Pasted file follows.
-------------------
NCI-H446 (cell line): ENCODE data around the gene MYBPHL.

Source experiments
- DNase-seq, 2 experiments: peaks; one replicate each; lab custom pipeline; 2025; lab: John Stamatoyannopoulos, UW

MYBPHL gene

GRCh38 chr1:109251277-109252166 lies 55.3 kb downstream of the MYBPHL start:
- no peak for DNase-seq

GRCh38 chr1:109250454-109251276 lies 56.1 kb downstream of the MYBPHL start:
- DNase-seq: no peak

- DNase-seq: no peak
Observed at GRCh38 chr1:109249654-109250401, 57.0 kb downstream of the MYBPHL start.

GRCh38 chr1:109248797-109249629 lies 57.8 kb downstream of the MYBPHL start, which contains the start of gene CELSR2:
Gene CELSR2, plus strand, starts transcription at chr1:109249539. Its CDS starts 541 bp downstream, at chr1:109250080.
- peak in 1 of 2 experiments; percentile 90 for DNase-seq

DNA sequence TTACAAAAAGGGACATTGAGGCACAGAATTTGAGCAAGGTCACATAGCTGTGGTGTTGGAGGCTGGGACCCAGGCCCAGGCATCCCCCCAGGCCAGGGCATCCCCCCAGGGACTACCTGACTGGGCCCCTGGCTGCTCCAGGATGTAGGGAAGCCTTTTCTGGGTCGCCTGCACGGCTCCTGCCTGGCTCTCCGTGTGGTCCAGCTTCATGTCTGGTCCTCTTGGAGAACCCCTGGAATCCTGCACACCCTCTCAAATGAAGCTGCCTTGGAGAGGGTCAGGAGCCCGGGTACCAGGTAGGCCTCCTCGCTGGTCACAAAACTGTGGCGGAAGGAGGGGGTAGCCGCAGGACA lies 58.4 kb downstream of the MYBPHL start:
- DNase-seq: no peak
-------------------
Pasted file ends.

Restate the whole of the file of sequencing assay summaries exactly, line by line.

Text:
NCI-H446 (cell line): ENCODE data around the gene MYBPHL.

Source experiments
- DNase-seq, 2 experiments: peaks; one replicate each; lab custom pipeline; 2025; lab: John Stamatoyannopoulos, UW

MYBPHL gene

GRCh38 chr1:109251277-109252166 lies 55.3 kb downstream of the MYBPHL start:
- no peak for DNase-seq

GRCh38 chr1:109250454-109251276 lies 56.1 kb downstream of the MYBPHL start:
- DNase-seq: no peak

- DNase-seq: no peak
Observed at GRCh38 chr1:109249654-109250401, 57.0 kb downstream of the MYBPHL start.

GRCh38 chr1:109248797-109249629 lies 57.8 kb downstream of the MYBPHL start, which contains the start of gene CELSR2:
Gene CELSR2, plus strand, starts transcription at chr1:109249539. Its CDS starts 541 bp downstream, at chr1:109250080.
- peak in 1 of 2 experiments; percentile 90 for DNase-seq

DNA sequence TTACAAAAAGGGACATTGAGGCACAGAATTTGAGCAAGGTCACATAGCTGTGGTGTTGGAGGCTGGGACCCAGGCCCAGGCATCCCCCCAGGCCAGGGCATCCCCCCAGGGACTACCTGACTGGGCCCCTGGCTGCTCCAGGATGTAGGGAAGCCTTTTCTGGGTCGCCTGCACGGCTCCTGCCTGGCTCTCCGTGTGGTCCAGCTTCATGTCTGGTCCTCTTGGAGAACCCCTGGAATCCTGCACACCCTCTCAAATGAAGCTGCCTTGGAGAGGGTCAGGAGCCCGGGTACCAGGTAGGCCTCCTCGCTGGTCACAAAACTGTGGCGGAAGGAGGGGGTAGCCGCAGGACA lies 58.4 kb downstream of the MYBPHL start:
- DNase-seq: no peak